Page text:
Into the Heart of Paganism
On his first two journeys, Paul and his traveling companions—first Barnabas and then Silas—set fairly rigorous itineraries. They headed for the capital cities of districts or provinces, preached in the local synagogues, gathered those who responded—both Jews and Gentiles—into new church units, and then moved on. Their purpose was to remain only long enough to help a new church get established.
When Paul reached Corinth, however, he broke this pattern dramatically. Despite the sense of urgency he felt about the imminence of a judgment day, he decided to “take up residence” at Corinth (and later, as we shall see, at Ephesus). Why?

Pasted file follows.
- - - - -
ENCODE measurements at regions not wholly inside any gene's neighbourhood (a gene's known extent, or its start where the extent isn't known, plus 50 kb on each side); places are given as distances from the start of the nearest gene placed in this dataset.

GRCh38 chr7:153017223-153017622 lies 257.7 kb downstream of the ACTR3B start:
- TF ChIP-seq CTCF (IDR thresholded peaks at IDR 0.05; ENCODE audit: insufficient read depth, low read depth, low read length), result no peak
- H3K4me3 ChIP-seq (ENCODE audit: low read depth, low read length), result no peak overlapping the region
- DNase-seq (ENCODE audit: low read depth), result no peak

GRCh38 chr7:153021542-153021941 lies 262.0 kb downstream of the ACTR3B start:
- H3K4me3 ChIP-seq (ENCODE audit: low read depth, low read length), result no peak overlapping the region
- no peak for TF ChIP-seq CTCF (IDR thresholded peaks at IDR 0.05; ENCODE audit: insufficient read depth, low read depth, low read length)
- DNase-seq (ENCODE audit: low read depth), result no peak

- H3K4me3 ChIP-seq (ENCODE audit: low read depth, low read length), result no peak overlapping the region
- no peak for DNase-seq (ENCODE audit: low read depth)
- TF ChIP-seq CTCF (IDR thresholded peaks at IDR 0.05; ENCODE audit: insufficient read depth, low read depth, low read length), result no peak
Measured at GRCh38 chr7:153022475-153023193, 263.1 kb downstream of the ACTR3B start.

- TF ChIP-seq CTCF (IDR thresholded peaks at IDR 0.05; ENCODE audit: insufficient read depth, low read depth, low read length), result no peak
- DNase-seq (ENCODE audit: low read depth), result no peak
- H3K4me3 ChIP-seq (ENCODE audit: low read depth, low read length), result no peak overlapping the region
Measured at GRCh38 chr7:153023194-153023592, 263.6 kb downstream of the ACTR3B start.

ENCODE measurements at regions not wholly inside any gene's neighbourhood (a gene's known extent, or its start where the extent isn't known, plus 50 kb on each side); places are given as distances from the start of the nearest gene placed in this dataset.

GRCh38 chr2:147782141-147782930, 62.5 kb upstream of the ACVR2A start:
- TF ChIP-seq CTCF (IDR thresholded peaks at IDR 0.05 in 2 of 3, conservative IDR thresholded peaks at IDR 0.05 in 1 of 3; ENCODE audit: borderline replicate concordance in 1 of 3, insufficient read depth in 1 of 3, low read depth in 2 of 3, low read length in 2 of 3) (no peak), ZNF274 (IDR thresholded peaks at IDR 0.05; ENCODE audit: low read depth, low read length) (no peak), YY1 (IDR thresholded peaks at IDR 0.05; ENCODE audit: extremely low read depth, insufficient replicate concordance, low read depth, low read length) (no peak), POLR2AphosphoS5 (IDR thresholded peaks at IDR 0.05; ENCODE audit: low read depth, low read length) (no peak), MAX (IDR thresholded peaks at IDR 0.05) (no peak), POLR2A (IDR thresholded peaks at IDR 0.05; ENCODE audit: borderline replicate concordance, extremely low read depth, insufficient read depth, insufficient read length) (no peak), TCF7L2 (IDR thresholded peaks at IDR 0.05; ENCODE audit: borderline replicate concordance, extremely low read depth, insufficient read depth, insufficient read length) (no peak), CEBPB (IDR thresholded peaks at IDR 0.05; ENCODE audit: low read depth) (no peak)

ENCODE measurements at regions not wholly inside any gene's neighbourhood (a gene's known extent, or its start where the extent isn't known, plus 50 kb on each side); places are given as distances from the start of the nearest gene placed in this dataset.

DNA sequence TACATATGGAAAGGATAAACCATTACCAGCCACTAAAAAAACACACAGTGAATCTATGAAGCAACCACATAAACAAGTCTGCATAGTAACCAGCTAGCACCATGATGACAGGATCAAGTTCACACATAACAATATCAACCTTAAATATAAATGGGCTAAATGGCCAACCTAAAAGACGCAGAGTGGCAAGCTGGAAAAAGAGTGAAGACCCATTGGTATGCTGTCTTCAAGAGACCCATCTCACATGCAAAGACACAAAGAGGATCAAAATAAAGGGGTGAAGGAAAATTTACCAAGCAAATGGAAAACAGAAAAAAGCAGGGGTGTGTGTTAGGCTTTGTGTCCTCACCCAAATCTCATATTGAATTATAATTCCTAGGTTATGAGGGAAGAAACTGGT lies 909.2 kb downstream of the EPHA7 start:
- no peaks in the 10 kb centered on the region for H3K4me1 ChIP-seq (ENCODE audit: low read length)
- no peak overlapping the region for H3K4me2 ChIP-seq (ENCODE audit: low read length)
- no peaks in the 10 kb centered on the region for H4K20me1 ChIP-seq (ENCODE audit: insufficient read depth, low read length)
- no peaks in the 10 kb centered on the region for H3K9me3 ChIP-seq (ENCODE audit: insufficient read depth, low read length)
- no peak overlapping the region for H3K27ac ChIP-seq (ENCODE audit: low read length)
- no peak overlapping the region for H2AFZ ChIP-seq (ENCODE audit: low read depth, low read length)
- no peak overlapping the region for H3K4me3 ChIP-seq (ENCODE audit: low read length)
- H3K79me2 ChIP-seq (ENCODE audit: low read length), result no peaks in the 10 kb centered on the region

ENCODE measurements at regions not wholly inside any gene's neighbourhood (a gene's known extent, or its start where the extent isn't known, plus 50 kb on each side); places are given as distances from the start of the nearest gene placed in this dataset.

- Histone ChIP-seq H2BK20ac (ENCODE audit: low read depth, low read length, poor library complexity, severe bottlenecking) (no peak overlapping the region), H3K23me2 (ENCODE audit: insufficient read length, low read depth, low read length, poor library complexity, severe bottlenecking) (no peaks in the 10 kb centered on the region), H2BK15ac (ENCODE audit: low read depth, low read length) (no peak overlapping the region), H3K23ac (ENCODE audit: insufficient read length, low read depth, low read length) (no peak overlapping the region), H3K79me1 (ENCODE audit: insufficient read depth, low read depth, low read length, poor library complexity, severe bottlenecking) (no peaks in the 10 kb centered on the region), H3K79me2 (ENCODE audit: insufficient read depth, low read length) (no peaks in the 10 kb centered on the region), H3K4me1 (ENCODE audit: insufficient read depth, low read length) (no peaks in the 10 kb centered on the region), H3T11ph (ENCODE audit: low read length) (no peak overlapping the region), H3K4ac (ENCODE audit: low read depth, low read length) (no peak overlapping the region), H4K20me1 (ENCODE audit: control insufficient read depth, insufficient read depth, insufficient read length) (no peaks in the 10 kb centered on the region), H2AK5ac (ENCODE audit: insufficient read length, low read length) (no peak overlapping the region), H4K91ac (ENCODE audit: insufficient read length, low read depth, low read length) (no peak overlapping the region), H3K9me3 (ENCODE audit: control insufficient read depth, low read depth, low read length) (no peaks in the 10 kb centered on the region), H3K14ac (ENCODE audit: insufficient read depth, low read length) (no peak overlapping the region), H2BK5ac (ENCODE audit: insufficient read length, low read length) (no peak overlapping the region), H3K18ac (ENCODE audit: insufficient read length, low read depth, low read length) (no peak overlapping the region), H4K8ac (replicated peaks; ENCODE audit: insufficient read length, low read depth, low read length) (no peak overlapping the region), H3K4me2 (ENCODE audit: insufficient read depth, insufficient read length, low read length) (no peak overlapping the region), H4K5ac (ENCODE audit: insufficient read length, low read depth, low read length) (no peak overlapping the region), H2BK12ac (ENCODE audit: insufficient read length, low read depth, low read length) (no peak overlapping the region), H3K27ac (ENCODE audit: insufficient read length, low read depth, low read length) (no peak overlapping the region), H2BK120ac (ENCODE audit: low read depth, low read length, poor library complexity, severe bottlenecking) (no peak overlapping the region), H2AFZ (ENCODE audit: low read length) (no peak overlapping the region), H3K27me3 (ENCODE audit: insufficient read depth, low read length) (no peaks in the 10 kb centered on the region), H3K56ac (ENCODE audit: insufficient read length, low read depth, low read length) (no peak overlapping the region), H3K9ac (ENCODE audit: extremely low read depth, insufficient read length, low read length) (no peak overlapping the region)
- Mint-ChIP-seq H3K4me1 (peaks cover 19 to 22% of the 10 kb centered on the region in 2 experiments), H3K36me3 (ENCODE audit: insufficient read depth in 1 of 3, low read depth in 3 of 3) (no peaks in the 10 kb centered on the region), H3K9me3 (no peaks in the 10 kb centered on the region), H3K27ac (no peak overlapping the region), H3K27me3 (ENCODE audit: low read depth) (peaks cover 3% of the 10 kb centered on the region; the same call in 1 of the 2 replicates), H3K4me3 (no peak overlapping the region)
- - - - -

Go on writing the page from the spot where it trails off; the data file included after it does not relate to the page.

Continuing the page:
Is it simply that these were large, tradition-rich cities? Paul had passed through other cities impressive in size, such as Thessalonica, or rich in tradition, such as Troas. Athens had both impressive buildings and a rich classical heritage. Yet Paul did little more than pause there.
In fact, Corinth and Ephesus had special features that help explain Paul’s decision to abandon his frenetic travel schedule and establish residency.
The World at His Doorstep
Corinth’s strategic location was perhaps of prime importance. It was a hub city for travel between the eastern and western halves of the Roman Empire. The narrow isthmus separating the Gulf of Corinth and the Saronic Gulf had been spanned as early as the sixth century B.C. by a stone-paved roadway (the diolkos), making it relatively easy to pull most ships across the low, three-mile land strip without even unloading them.
The diolkos saved some 200 miles of extra sea travel, and the sheltered waters of the Saronic and Corinthian Gulfs were far safer for sea-going ships than the treacherous winds around Cape Malea at the Peloponnese’s southeastern tip. ...